With U.S. Taco, company may have Día de Cultural Appropriation

Taco Bell wants a piece of the fast-casual dining market, so it’s stepping into a war with Chipotle. In the process, the company may have landed itself in the middle of a culture war.

Yum! Brands, Taco Bell’s parent company, is offering a new restaurant, complete with rock music and a glass-walled kitchen (the better for “food theater,” says Yum! Brand’s Jeff Jenkins), called U.S. Taco Co. and Urban Taproom. So far, the most visible symbol of Taco Bell’s new upscale, higher-priced cousin is its hard-to-miss, hot pink sugar skull logo, a nod to the sugar skulls of Día de Muertos. 

, MEXICO - OCTOBER 30: (Photo by William Booth/The Washington Post) MEXICO CITY, MEXICO - OCTOBER 30: Hundreds of fantastic mythical surreal paper mache creations called Alebrijes have filled the Zocalo, the grand central plaza in the heart of the city, one eve of Mexico's fabled dia de los muertos/day of the dead celebrations. (Photo by William Booth/The Washington Post)
Hundreds of  mythical surreal paper mache creations called Alebrijes fill the Zocalo, the grand central plaza of Mexico City, on the eve of Day of the Dead celebrations.
(Photo by William Booth/The Washington Post)

Día de los Muertos, or the Day of the Dead, is a celebration that originated in Mexico and has spread throughout Central America and many other parts of the world. It’s not a day of mourning, but rather, a holiday observed yearly during All Hallow’s Eve, All Saints Day, and All Souls Day (Oct. 31-Nov. 2). It offers a time to honor late family members and friends with private altars (ofrendas) that welcome their spirits. Participants stack the altars with offerings, usually marigolds, candles, favorite food, drinks, sugar skulls, and possessions of the departed. There are parades and festivals that culminate in trips to cemeteries and churches to pray for the dead. It’s a tradition that experts say goes back thousands of years.

Not everyone is happy about the appropriation of the sugar skull, a spiritual artifact that appears to be completely divorced from its original meaning. Call it faux worldliness.

Said Hyperallergic’s Laura C. Mallonee:

The sugar skull — made from sugar cane and decorated with colored icing — is its most famous emblem, and U.S. Taco Co. has adopted a hot-pink, die-cut version as its logo. It’s a strange appropriation of a deeply Latin American symbol for a restaurant that will — stay with me — feature Mexican food inspired by traditional U.S. cuisine — think philly cheesesteak, fried chicken, and lobster roll tacos … because we all know Americanized Mexican food could stand to get a little bit more Americanized.

Mallonnee notes that U.S. Taco’s new logo also bears a striking resemblance to the logo for Lacalaca, a Mexican restaurant that opened in San Salvador two years ago. Lacalaca integrated its Día de los Muertos inspiration, which it displayed in this Facebook post. The Spanish caption text says, “Celebrate the day of the dead and departed saints with us, we have all the atmosphere, music, entertainment and fabulous food for everyone!”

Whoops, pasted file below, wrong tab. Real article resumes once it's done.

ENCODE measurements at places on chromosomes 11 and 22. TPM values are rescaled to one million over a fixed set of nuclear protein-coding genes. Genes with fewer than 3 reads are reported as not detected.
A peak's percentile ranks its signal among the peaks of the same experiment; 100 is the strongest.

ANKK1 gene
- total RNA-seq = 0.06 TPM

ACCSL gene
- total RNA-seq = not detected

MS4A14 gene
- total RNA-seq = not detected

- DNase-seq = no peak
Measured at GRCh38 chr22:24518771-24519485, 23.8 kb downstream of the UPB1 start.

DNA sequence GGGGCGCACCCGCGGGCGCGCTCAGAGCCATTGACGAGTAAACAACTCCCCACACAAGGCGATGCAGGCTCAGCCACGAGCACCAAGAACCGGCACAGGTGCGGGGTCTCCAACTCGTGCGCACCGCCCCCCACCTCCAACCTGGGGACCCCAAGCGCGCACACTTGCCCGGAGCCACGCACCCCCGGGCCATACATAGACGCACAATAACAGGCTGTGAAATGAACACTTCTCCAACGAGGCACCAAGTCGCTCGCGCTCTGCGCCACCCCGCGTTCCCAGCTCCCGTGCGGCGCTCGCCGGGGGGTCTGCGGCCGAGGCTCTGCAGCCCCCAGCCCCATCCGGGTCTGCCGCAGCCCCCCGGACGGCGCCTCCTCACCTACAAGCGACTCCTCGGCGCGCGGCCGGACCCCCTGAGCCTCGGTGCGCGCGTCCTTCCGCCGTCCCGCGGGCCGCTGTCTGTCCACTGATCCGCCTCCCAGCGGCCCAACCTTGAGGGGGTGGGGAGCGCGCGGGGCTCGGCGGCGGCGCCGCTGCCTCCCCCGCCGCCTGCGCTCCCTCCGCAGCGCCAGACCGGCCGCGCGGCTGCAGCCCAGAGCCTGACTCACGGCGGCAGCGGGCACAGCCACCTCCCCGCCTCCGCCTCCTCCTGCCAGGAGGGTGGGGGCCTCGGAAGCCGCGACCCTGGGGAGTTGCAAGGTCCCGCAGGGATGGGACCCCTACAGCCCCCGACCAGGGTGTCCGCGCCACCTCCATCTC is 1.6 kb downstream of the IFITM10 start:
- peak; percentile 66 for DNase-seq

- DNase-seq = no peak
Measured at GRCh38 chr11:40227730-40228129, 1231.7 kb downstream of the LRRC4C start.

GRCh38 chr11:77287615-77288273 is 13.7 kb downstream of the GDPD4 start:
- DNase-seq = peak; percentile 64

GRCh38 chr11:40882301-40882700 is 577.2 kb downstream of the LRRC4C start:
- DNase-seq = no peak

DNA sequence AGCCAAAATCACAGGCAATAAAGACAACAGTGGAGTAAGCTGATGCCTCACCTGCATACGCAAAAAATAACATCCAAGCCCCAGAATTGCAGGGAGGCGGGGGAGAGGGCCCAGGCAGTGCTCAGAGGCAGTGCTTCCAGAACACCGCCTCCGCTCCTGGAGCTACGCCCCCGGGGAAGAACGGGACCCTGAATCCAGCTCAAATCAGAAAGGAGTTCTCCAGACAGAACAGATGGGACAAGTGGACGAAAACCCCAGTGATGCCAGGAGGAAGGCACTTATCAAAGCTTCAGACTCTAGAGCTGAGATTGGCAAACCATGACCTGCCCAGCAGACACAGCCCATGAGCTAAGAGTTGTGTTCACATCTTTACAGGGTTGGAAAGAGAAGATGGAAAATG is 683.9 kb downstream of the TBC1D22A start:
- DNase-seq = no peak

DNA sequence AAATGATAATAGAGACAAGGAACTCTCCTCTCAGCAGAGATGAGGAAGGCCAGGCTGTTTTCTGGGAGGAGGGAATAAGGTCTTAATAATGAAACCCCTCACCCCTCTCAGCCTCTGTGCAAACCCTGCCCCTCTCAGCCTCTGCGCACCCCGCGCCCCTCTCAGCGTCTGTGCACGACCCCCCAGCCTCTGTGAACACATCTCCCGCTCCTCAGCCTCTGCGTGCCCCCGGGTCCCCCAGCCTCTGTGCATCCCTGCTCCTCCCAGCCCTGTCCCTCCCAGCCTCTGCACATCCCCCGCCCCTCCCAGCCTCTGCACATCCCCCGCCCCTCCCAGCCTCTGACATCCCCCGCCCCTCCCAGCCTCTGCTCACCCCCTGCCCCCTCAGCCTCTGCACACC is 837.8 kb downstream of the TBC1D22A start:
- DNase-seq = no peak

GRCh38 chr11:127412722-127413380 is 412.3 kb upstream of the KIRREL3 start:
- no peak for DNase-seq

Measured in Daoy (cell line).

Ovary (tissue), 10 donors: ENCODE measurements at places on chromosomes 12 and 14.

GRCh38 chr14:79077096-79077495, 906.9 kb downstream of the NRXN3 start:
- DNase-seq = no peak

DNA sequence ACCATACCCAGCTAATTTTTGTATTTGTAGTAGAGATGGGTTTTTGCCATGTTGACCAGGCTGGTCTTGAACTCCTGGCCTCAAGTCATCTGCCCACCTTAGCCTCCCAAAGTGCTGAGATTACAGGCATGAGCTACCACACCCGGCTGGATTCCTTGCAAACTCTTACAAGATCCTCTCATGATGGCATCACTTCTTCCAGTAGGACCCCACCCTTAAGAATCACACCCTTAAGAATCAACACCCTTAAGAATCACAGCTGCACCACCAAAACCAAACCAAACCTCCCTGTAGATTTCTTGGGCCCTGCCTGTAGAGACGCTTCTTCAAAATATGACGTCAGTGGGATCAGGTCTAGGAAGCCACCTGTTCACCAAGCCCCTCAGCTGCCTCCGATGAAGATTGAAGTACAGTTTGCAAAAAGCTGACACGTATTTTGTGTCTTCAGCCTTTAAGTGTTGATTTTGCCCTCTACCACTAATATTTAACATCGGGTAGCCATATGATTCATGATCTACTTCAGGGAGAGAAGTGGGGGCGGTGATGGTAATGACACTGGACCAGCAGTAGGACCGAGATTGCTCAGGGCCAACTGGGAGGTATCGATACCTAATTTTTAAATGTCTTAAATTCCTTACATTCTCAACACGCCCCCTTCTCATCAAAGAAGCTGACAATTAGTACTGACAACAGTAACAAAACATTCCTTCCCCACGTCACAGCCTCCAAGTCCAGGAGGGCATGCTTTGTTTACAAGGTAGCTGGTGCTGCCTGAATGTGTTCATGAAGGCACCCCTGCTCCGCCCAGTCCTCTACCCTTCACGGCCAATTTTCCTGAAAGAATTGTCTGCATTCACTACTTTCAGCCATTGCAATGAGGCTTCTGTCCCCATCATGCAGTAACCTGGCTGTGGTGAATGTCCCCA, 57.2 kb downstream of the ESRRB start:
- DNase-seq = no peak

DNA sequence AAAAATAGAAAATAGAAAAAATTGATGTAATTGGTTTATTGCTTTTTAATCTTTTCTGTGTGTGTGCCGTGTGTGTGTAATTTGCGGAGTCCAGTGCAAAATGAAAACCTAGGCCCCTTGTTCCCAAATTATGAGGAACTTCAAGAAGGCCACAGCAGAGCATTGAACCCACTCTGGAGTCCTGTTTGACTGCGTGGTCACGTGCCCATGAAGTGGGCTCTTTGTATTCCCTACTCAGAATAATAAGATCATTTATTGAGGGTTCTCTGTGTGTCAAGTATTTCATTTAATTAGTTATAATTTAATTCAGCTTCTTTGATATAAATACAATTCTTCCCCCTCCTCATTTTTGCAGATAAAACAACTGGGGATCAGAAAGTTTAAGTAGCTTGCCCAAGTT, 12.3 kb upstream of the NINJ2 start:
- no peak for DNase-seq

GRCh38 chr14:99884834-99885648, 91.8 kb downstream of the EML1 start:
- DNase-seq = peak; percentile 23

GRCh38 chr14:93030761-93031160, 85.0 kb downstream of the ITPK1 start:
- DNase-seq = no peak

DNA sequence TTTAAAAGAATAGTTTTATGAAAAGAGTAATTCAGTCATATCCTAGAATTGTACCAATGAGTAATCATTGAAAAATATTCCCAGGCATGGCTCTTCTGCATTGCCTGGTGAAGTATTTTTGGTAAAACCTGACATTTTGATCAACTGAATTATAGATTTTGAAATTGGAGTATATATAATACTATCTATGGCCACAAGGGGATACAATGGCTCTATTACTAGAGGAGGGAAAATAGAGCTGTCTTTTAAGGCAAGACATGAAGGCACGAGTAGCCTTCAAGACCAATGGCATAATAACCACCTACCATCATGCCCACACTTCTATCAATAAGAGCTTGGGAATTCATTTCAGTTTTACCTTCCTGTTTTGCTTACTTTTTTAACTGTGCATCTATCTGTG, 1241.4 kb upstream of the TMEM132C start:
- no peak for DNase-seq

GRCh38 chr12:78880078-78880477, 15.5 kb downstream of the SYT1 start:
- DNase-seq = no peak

Yum! is planning to test the spinoff in Huntington Beach, Calif and will probably expand the eatery’s locations if it does well. So far, the company hasn’t released a complete menu, though Nation’s Restaurant News reports a sampling:

On U.S. Taco Co.’s menu are offerings like the “Winner Winner,” which features Southern-style fried chicken breast with “SOB,” or “South of the Border” gravy, roasted corn pico de gallo with fresh jalapenos and fresh cilantro in a flour tortilla.

The “One Percenter” features fresh lobster in garlic butter with red cabbage slaw and pico de gallo on crispy fry bread.

The “Brotherly Love,” is a nod to the Philly Cheesesteak, with carne asada steak, grilled peppers and onions, roasted poblano queso and cotija cheese (rather than Cheez Whiz), and fresh cilantro in a flour tortilla.

FILE - In this Nov. 1, 2006 file photo, a man stands in front of an art piece of painted skulls in Mexico City's Zocalo plaza during Day of the Dead festivities. Day of the Dead, a colorfully macabre celebration harkening back to the Aztecs is observed on the Catholic All Saints' Day. "El Dia de Los Muertos" is when families take picnics to the cemeteries to decorate the graves of departed relatives with marigolds, candles and sugar skulls. (AP Photo/Gregory Bull, File)
A man stands in front of an art piece of painted skulls in Mexico City’s Zocalo plaza during Day of the Dead festivities. (AP Photo/Gregory Bull, File)

The restaurant also plans to offer craft wine and beer, and something called a Mexican Car Bomb; sort of like an Irish Car Bomb, but with ice cream, tequila caramel sauce, chocolate flakes replacing the Irish cream and whiskey.

Greg Creed, Taco Bell’s chief executive told Nation’s Restaurant News the company was hoping to reach food yuppies who are “edgy in how they live their lives but not necessarily in how they eat.”

Soraya Nadia McDonald covers arts, entertainment and culture for the Washington Post with a focus on race and gender issues.
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